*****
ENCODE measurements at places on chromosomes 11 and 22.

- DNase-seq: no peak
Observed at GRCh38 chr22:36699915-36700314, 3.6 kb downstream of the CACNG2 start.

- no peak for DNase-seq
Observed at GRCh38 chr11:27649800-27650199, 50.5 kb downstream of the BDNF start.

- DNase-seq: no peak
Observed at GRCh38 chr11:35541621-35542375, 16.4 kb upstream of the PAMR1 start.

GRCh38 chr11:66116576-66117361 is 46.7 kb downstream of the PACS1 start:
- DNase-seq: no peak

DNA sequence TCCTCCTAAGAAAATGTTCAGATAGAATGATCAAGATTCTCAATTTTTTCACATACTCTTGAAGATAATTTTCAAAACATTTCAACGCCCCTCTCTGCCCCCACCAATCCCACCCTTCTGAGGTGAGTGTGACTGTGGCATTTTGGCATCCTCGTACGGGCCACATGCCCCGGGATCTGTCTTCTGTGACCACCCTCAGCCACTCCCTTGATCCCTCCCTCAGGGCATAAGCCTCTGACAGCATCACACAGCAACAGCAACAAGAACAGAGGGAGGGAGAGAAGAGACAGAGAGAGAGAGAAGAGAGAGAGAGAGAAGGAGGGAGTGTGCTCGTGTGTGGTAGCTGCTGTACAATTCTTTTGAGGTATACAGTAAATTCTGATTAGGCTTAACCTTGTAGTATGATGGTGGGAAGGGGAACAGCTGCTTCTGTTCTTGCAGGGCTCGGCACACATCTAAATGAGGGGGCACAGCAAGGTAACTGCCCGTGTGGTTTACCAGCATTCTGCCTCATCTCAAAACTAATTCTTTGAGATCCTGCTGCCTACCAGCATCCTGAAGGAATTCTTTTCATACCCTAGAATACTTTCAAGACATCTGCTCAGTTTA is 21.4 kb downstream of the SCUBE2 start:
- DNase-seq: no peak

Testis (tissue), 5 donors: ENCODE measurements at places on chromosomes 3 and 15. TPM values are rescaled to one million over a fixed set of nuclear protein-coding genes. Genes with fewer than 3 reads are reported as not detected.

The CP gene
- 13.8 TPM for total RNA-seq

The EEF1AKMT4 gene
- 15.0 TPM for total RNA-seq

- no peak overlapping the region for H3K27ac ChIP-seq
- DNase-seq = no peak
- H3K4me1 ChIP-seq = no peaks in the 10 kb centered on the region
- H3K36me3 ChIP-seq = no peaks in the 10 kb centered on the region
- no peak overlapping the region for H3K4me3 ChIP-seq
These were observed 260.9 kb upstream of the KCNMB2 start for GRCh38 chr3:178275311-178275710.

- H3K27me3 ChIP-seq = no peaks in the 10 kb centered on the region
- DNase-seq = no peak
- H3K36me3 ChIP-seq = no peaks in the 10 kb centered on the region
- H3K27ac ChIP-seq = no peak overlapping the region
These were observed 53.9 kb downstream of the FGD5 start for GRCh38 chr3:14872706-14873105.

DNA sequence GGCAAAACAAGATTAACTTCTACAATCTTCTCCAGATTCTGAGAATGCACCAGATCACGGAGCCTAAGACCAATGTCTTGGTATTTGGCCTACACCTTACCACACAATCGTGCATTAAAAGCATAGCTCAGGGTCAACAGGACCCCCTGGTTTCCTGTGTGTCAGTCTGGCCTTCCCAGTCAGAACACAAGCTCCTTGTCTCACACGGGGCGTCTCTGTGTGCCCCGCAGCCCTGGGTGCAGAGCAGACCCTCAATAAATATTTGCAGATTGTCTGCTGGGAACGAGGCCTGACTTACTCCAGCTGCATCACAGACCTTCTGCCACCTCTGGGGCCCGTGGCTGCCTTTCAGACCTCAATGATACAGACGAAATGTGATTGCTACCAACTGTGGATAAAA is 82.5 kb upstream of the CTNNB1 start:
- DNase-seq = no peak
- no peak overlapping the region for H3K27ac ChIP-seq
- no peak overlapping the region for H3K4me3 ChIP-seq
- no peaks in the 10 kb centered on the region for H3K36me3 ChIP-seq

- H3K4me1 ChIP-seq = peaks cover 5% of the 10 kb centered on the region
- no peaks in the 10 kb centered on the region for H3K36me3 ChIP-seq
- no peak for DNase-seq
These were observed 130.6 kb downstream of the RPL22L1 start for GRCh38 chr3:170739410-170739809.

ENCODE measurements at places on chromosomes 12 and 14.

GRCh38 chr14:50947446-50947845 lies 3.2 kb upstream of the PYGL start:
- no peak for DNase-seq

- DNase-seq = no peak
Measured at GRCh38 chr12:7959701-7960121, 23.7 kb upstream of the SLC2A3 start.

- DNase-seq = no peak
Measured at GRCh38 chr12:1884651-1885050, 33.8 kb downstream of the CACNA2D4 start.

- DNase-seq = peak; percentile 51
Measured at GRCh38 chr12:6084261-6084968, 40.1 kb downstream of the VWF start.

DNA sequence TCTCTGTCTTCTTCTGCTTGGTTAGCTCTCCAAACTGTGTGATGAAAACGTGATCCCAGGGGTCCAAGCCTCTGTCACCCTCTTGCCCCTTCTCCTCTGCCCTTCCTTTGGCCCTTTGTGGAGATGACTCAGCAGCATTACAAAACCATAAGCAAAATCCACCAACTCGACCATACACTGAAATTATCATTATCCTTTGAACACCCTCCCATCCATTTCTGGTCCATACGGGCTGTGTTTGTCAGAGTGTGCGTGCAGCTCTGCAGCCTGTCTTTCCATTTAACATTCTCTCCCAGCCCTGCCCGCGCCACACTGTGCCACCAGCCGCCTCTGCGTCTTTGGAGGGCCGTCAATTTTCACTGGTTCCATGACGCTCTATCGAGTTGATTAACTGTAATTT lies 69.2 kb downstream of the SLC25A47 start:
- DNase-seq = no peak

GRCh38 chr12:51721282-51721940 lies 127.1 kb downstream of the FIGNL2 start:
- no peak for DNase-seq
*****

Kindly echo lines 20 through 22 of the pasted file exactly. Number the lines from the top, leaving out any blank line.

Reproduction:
- H3K36me3 ChIP-seq = no peaks in the 10 kb centered on the region
- no peak overlapping the region for H3K4me3 ChIP-seq
These were observed 260.9 kb upstream of the KCNMB2 start for GRCh38 chr3:178275311-178275710.